It’s always amazing to see stories of our veterans and grateful Americans. In this particular story both come together.
A 92-year-old World War II veteran Robert Niemen was just wanting to have a meal with his son and a couple of other people for his birthday at Outback Steakhouse. However, what he experienced was an incredible display of respect and honor for a man that provided an incredible service for his country in time of need.
Bob Niemen, the son of the World War II veteran, wrote to Opposing Views about what happened at the Sebring, Florida Outback Steakhouse.
“I did 27 years on the Police Dept. and people never cease to amaze me in bad & good ways,” Nieman wrote in a message to Opposing Views. “My Dad is my hero & this was I think more of a happy moment for me than him, seeing someone appreciate him in this way actually brought a [sic] tears to my eyes.”
So, what happened that touched him so much?
When the bill came, which totaled $58.59, it was paid in full and some anonymous patrons wrote, “Thank you for your service!!” signing it, “Very Grateful Americans.”
Bob Nieman recounted the story to Opposing Views:
“I wheeled my dad in & sat him down as I usually do,” Nieman explained. “I noticed this 1 couple across from us watching [and] 10 minutes later they were gone. Thinking no more about it we started offing our food with the waiter as we were doing so he said to all of us, ‘Don’t Worry about the bill it’s already been taken [care] of because of this man service to our country.’ My dad was at the time wearing his Lexington Hat like he always does started beaming from ear to ear. My mom asked who did this & the waiter said, ‘Don’t worry they already left but they wanted to make sure you all were taken care of.’ Me being the ex-cop I am had to know and pressed him some more. ‘It wasn’t the couple sitting at that table?’ I asked, ‘the couple I noticed earlier?’ He told me yes, it was…how did I know? ‘Just a good guess, I said.'”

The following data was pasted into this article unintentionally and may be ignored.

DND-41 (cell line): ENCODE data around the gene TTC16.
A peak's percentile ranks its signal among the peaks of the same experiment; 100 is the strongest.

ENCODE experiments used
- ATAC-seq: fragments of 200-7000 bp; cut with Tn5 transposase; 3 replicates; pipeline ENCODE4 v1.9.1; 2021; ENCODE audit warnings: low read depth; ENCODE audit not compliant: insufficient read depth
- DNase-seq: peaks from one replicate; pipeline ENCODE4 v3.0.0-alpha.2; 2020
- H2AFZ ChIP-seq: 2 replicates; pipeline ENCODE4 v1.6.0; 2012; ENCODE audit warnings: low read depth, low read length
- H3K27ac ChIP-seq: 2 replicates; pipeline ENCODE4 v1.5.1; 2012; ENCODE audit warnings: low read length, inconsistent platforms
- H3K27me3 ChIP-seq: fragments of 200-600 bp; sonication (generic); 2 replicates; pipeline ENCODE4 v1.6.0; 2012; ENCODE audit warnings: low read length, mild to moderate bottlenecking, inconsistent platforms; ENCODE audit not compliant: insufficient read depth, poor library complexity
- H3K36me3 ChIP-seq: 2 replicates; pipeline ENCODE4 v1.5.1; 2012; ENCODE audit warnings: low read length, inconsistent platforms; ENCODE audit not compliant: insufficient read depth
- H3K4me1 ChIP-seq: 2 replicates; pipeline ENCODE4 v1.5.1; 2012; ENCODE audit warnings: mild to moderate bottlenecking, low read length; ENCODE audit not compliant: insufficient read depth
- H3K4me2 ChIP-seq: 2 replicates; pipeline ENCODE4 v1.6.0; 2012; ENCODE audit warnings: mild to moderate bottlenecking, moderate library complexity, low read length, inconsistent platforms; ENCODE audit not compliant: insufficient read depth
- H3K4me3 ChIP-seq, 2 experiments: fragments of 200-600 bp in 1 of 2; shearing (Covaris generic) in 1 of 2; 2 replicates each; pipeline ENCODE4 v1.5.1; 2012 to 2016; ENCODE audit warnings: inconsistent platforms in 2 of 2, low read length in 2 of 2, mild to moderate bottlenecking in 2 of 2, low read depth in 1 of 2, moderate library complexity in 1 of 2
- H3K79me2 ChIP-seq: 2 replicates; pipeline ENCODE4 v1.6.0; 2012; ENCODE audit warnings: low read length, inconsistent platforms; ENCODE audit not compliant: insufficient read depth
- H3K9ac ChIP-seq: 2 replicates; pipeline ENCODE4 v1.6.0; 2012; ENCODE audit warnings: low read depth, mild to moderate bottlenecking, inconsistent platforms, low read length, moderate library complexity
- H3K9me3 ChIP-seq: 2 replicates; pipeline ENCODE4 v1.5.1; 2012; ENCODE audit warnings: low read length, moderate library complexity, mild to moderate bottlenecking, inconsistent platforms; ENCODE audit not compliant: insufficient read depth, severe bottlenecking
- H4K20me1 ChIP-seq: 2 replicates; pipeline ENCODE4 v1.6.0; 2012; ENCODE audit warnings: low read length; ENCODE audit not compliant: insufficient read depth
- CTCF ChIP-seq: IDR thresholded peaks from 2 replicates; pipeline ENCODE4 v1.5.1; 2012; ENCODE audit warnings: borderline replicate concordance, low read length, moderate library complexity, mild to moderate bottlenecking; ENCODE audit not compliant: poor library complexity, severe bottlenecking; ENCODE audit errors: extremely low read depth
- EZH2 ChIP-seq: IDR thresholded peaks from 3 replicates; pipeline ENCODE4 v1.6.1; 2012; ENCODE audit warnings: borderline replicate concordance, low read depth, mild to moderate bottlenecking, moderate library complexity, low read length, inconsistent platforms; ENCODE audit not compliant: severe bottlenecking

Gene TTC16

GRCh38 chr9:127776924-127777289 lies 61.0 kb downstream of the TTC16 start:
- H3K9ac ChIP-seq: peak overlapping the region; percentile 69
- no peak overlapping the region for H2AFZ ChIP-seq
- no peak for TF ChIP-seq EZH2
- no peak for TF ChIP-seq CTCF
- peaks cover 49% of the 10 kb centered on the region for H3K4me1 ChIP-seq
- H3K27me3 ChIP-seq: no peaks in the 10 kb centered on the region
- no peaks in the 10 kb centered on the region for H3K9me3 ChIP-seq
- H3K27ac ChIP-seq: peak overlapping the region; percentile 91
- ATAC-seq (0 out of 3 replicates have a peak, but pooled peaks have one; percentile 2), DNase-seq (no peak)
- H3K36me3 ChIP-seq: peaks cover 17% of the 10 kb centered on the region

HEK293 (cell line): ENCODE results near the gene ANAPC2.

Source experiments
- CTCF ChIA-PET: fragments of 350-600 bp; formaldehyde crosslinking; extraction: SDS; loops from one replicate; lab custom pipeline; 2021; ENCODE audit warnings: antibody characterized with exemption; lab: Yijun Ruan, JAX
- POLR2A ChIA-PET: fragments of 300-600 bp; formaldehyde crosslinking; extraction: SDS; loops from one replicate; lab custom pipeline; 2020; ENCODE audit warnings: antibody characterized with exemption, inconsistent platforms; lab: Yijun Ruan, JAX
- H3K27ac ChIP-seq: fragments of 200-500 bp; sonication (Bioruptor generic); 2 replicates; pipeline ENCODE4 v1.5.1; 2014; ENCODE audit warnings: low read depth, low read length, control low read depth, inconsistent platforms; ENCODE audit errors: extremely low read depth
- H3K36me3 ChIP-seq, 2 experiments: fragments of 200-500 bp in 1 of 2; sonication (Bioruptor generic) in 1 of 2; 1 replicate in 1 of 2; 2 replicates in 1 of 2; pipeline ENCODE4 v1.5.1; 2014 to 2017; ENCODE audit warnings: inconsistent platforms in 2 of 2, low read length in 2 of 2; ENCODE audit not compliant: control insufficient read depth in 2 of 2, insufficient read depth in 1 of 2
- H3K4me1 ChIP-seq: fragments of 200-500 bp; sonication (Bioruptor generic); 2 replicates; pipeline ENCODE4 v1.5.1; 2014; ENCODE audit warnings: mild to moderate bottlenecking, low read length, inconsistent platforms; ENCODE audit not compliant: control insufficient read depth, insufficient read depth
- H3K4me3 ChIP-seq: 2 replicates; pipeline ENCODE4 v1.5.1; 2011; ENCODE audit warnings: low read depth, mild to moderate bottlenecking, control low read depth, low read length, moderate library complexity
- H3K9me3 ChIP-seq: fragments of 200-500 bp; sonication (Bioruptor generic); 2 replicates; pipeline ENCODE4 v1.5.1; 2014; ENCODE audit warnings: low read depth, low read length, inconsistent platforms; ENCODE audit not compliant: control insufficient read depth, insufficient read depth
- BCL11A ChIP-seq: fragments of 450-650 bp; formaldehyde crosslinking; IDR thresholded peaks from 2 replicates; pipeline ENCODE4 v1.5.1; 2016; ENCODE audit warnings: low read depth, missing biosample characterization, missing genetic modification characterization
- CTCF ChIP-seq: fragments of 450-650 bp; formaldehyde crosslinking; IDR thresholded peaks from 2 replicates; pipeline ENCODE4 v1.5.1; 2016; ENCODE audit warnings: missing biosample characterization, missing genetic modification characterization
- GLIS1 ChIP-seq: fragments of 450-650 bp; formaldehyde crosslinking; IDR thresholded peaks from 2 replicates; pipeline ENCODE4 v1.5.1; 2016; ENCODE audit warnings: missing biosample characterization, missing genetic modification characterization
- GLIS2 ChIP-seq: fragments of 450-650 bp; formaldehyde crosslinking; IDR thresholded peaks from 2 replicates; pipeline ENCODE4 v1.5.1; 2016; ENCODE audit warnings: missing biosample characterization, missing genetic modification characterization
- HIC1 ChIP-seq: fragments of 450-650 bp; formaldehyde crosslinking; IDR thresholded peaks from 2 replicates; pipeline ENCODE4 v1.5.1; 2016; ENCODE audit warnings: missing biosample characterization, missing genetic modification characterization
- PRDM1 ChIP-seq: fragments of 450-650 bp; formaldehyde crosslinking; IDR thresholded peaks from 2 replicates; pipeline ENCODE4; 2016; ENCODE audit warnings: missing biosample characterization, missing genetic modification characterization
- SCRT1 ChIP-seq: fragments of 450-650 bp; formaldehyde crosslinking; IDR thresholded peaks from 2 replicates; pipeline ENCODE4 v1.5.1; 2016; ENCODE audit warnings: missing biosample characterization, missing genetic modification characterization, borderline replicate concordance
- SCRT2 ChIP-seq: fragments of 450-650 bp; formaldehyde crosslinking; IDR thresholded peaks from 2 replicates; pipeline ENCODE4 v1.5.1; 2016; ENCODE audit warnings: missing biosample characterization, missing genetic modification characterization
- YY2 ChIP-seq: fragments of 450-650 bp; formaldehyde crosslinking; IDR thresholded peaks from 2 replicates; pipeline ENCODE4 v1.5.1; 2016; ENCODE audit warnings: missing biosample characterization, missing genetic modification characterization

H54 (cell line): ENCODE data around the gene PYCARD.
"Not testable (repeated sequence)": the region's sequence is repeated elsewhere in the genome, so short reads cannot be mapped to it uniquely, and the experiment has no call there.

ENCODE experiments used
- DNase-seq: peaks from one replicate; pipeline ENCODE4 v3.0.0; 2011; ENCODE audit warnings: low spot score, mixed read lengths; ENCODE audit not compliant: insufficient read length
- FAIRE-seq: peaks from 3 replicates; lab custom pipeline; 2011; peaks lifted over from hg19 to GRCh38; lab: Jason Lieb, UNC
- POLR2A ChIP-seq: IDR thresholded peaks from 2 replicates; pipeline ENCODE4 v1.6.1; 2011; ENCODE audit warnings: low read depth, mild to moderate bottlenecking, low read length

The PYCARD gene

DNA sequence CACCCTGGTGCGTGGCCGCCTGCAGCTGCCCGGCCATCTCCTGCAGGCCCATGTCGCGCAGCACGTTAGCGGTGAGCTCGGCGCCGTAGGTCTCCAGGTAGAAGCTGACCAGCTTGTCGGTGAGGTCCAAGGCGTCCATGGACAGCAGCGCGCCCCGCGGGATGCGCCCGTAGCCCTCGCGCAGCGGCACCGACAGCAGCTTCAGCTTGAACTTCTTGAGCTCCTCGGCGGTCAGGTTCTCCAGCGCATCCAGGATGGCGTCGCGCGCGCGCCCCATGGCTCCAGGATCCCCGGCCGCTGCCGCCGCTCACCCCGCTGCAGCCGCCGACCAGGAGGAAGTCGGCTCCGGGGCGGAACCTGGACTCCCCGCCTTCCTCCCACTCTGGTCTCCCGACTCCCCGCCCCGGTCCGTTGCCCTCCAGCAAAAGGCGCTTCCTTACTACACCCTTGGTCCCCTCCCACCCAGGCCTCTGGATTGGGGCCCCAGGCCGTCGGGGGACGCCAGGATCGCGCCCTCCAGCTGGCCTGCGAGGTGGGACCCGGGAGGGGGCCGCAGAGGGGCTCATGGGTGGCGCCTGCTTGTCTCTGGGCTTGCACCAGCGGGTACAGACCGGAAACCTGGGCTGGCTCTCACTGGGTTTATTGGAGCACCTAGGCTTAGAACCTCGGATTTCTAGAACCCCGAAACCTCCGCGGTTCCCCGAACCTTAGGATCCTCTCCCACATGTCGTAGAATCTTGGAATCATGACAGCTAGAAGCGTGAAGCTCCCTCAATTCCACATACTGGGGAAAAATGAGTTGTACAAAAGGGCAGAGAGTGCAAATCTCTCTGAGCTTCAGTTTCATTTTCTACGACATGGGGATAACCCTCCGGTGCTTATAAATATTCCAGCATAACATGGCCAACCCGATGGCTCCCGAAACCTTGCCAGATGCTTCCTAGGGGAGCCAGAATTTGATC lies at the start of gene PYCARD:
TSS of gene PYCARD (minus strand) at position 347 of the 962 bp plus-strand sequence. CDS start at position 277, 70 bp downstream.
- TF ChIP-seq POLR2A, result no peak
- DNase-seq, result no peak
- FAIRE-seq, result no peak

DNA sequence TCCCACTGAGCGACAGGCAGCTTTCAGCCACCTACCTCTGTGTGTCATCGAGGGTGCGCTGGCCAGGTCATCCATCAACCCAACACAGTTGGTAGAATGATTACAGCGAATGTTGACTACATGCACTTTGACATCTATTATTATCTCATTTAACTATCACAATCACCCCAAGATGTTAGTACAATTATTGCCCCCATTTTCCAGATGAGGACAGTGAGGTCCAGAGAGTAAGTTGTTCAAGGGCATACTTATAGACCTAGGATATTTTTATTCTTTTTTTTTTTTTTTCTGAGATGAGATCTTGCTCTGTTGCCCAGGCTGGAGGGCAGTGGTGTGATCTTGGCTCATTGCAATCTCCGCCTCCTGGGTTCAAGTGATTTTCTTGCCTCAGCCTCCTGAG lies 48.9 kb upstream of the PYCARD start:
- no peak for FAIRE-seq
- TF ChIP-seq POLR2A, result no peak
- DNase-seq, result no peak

The son honored his father by informing people that his father is one of the last remaining plank owners (first crew of the ship) of the USS Lexington CV 16.
“He served there most of WWII and was taken off by a medical ship in 1944 when he was the only surviving member of his gun crew that was not killed by a Kamikaze that hit his gun turret,” Nieman said of his father. “My dad attends the Lexington Reunion of all ship members & their family’s that ever served every year.”
Indeed, whoever provided this kind gesture to one that provided so much in the service of his country should be applauded, as should Mr. Nieman.
Robert Nieman, a grateful nation salutes you as well Sir!
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